Material and method
In February 2018, 71 first year junior doctors at Akershus University Hospital and Nordland Hospital were invited to take part in a pilot study on uncertainty in clinical practice. The study was in two parts and consisted of a questionnaire with 30 questions about tolerance for uncertainty, and a qualitative interview. Of the 65 who responded to the questionnaire, 48 agreed to be contacted about a qualitative interview.
Based on the responses from the questionnaire survey at Akershus University Hospital (n = 42), a hierarchical cluster analysis of response patterns was performed. Six groups of doctors with similar response patterns were identified. One doctor in each group was invited to a qualitative interview. Informed by this method and with the aim of ensuring a similar stratification of interviewees at Nordland Hospital, four doctors who had consented to an interview were invited. These four were sent an email or text message, consented to participation and were included in the study.
Six informants were women, and eight informants were educated in Norway (all four Norwegian universities were represented). Before starting their specialty training, the first year junior doctors had an average of nine months' experience of working with a medical licence (0–23 months). We therefore felt confident that we had a representative sample in terms of gender, hospital size, place of education and work experience, and the personal diversity was sufficient for us to expect a rich data material.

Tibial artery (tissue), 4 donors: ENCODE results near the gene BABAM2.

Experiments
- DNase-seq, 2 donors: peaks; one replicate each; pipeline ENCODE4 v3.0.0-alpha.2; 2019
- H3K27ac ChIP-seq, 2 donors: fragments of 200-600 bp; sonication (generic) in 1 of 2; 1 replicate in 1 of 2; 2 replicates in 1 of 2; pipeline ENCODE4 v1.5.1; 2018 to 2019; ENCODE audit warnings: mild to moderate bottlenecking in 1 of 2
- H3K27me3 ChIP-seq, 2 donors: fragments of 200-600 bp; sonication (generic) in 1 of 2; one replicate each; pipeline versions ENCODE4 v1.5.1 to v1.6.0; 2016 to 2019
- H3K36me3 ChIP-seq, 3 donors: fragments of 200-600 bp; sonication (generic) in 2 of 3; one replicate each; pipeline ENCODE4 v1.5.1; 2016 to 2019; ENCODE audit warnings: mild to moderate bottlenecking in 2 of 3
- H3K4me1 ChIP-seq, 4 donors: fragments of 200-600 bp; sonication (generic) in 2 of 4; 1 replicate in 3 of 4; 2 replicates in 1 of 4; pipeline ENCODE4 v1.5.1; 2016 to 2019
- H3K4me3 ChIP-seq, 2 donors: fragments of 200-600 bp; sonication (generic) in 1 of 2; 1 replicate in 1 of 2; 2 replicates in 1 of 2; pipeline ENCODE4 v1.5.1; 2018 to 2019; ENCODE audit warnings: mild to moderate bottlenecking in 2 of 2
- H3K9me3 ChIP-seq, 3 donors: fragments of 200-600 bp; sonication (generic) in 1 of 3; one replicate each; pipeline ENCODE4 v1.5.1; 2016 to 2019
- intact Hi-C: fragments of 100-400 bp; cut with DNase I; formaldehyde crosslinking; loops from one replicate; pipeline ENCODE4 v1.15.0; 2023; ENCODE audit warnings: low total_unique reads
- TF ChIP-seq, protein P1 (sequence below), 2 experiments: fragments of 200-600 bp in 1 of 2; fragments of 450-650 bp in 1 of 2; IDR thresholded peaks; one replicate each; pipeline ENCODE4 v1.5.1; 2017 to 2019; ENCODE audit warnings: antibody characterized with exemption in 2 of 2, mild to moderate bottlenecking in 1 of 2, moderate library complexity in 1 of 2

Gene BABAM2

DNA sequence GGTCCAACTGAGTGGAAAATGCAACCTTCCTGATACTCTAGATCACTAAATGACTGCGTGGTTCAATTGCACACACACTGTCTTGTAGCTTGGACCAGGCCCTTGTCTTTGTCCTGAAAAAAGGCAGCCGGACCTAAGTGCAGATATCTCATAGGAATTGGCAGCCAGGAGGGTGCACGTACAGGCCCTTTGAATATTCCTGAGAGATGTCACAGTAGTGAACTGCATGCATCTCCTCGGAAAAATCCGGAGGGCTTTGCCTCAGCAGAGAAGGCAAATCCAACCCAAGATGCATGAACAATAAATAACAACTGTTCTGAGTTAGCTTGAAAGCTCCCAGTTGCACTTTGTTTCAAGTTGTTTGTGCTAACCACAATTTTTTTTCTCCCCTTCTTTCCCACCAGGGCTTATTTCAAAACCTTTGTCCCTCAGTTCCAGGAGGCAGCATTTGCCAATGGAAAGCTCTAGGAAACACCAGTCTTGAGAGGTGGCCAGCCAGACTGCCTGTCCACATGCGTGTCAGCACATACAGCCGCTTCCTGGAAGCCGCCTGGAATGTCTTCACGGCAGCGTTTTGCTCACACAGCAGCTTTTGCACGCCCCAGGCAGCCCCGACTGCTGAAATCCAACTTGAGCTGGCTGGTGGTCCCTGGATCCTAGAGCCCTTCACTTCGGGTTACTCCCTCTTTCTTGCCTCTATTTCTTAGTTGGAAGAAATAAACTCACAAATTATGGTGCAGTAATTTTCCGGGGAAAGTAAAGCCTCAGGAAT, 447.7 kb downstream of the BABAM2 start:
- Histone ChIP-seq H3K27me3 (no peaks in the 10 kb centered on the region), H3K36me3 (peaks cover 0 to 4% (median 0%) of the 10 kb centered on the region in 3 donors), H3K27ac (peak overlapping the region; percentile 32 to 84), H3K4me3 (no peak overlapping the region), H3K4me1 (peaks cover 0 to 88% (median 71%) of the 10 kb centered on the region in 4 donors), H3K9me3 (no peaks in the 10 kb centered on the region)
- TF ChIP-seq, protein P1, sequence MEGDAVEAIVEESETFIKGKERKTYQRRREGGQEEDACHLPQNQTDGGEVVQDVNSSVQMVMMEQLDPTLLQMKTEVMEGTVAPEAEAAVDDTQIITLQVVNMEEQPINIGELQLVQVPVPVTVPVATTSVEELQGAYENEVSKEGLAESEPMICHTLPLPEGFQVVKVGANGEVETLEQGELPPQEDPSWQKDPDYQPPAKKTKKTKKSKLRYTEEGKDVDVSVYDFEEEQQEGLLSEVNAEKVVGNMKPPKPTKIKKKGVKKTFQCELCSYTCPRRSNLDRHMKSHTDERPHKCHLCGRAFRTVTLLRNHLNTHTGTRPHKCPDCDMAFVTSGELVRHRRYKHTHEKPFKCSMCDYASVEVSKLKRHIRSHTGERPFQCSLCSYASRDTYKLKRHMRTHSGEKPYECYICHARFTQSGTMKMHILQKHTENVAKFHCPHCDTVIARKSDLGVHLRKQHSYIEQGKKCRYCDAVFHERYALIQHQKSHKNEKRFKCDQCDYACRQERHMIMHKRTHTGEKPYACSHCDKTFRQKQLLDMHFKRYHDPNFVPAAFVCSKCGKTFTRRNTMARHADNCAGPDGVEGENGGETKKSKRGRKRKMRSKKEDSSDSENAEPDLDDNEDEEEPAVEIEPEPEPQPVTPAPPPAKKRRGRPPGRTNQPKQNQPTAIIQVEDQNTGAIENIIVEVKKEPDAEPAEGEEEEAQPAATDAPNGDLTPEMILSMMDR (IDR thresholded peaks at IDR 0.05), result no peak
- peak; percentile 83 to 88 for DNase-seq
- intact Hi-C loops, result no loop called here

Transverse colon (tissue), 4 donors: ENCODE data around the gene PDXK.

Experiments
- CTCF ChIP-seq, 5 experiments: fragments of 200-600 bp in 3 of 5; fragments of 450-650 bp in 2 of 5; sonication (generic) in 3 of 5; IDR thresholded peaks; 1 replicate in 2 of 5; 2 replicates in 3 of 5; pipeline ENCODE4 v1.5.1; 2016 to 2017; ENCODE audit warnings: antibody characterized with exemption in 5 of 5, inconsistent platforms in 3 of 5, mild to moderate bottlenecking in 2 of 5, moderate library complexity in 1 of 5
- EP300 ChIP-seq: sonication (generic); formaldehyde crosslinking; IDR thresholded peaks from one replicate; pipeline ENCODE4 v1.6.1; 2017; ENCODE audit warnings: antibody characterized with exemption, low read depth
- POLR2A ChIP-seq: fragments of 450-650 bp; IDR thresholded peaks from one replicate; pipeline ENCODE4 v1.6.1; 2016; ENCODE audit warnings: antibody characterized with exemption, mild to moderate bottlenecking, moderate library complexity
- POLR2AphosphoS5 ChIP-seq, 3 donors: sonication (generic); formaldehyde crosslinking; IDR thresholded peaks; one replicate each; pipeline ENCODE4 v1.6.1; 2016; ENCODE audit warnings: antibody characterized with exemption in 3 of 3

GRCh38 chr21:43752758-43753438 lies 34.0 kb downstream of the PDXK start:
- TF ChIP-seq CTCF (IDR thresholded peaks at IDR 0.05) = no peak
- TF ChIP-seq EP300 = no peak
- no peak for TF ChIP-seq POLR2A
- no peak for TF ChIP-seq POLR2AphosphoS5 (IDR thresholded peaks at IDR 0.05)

Qualitative interviews were conducted according to a semi-structured interview guide consisting of ten questions (see the appendix). The study deliberately did not use a predetermined definition of medical uncertainty, and the interview guide started with the following two questions: 1) When I say 'uncertainty in clinical practice', what first springs to mind? 2) When you think about uncertainty, what do you think it entails?
At Akershus University Hospital, the interviews were conducted 8–9 months into the year by PG, whom the doctors had not met since the induction week. At Nordland Hospital, the interviews were conducted 9–10 months into the year by a research assistant, who was a qualified doctor and was trained in conducting qualitative interviews. The reason for this was that the local study member (EHO) was the head consultant in the emergency department, and we wanted the interviewees to be able to speak freely to an interviewer with whom they had no working relationship. The interviews lasted 15–60 minutes, and most were 30–45 minutes long. The interviews were transcribed verbatim and translated to English so that PKH could participate in the analysis.
An initial core team of BN, PG and EHO used a detailed American codebook from a similar study for all statements in the interviews (4), which sharpened our focus on nuances in interpretations and classifications related to English and Norwegian. Due to changes in the working situation, we subsequently had to assemble a new core team consisting of EHO, KA and PG. We decided to take a fresh look at the material and chose the systematic text condensation method (10). The core team's analyses were presented to and discussed with BN, TG and PKH in several rounds.
The study was assessed and approved by the Norwegian Centre for Research Data (project number 59292) in 2018 as well as the data protection officers at Akershus University Hospital and Nordland Hospital.